Addressing the increasing prevalence, and associated disease burden, of diabetes is a priority of health services internationally. Interventions to support patients to effectively self-manage their condition have the potential to reduce the risk of costly and debilitating complications. The utilisation of mobile phones to deliver self-management support allows for patient-centred care at the frequency and intensity that patients desire from outside the clinic environment. Self-Management Support for Blood Glucose (SMS4BG) is a novel text message-based intervention for supporting people with diabetes to improve self-management behaviours and achieve better glycaemic control and is tailored to individual patient preferences, demographics, clinical characteristics, and culture. This study aims to assess whether SMS4BG can improve glycaemic control in adults with poorly controlled diabetes. This paper outlines the rationale and methods of the trial. A two-arm, parallel, randomised controlled trial will be conducted across New Zealand health districts. One thousand participants will be randomised at a 1:1 ratio to receive SMS4BG, a theoretically based and individually tailored automated text message-based diabetes self-management support programme (intervention) in addition to usual care, or usual care alone (control). The primary outcome is change in glycaemic control (HbA1c) at 9 months. Secondary outcomes include glycaemic control at 3 and 6 months, self-efficacy, self-care behaviours, diabetes distress, health-related quality of life, perceived social support, and illness perceptions. Cost information and healthcare utilisation will also be collected as well as intervention satisfaction and interaction. This study will provide information on the effectiveness of a text message-based self-management support tool for people with diabetes. If found to be effective it has the potential to provide individualised support to people with diabetes across New Zealand (and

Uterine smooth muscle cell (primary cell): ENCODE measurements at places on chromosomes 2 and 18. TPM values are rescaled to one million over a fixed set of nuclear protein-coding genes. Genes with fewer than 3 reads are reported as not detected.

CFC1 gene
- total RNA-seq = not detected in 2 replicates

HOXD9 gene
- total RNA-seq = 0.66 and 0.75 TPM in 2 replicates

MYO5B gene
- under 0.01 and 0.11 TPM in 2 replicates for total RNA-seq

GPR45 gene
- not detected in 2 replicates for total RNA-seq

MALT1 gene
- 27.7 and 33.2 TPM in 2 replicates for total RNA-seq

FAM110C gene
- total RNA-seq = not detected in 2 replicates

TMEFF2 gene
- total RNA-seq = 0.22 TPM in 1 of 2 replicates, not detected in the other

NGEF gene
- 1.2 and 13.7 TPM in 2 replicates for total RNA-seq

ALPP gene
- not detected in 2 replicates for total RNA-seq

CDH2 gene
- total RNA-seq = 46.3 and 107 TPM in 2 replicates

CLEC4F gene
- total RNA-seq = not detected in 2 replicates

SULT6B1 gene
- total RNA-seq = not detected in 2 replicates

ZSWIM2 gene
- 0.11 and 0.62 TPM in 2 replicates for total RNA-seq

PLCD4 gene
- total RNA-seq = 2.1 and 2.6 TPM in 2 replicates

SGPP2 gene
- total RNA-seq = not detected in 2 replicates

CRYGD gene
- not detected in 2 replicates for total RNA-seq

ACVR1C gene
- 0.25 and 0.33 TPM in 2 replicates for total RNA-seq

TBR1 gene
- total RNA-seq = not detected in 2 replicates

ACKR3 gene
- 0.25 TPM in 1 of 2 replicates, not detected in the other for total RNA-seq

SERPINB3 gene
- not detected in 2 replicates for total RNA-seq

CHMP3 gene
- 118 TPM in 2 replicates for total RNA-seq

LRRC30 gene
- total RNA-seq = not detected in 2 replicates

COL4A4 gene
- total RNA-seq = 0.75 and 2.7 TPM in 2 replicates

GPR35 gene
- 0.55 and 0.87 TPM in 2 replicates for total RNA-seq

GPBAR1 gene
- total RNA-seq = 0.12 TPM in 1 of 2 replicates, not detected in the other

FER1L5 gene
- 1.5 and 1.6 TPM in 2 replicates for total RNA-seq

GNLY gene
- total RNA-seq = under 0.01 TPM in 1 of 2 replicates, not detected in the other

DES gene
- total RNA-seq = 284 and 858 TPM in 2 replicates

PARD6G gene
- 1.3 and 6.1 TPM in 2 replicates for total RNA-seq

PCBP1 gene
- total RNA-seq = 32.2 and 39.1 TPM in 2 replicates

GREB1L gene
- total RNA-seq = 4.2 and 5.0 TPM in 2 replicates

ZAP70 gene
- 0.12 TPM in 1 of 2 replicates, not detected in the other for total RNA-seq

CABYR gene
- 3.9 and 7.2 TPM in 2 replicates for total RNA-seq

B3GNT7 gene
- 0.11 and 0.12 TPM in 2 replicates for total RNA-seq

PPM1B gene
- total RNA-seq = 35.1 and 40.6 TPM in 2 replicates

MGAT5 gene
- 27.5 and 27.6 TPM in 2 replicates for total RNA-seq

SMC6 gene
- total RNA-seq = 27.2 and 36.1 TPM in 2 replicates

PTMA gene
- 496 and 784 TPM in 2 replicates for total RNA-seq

8. [Type 2 diabetes and frecuency of prevention and control measures].

    Science.gov (United States)

    Jiménez-Corona, Aída; Aguilar-Salinas, Carlos A; Rojas-Martínez, Rosalba; Hernández-Ávila, Mauricio

    2013-01-01

    To determine the frequency of application of prevention and control measures for type 2 diabetes in Mexican population. ENSANUT 2012 is a nationally and by-state representative survey. Sample design was probabilistic, multistage, stratified and clustered. The information of 46 277 adults≥20 was used for this analysis. A weighted analysis was performed using Stata 12. Prevalence of diabetes by previous diagnosis was 9.2% (6.4 millions) in ENSANUT 2012, 7.3% (3.7 millions) in 2006 and 4.6% (2.1 millions) in 2000. In 2012, the mean of medical examinations in the previous year related to diabetes control was 7.3. However, the percentage of cases in which preventive actions for chronic complications were performed (such as foot care [14.6%], ophthalmology [8.6%] and determination of HbA1c [9.6%]) was low. Patients with diabetes have frequent access to medical services. However, preventive actions are applied insufficiently both in quality and quantity.

  9. Impact of diabetes education on type 1 diabetes mellitus control in children.

    Science.gov (United States)

    Alonso Martín, Daniel E; Roldán Martín, M Belén; Álvarez Gómez, M Ángeles; Yelmo Valverde, Rosa; Martín-Frías, María; Alonso Blanco, Milagros; Barrio Castellanos, Raquel